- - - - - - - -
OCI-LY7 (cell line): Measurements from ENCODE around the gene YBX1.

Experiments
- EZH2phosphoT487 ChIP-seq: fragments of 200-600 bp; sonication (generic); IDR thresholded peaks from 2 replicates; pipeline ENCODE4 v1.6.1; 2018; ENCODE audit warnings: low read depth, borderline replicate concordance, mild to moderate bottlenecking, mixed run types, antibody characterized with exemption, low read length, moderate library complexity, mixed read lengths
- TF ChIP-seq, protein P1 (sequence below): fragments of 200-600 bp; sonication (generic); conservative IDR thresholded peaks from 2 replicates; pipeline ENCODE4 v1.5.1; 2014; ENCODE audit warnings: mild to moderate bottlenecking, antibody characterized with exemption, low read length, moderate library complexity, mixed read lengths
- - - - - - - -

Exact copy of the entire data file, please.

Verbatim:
OCI-LY7 (cell line): Measurements from ENCODE around the gene YBX1.

Experiments
- EZH2phosphoT487 ChIP-seq: fragments of 200-600 bp; sonication (generic); IDR thresholded peaks from 2 replicates; pipeline ENCODE4 v1.6.1; 2018; ENCODE audit warnings: low read depth, borderline replicate concordance, mild to moderate bottlenecking, mixed run types, antibody characterized with exemption, low read length, moderate library complexity, mixed read lengths
- TF ChIP-seq, protein P1 (sequence below): fragments of 200-600 bp; sonication (generic); conservative IDR thresholded peaks from 2 replicates; pipeline ENCODE4 v1.5.1; 2014; ENCODE audit warnings: mild to moderate bottlenecking, antibody characterized with exemption, low read length, moderate library complexity, mixed read lengths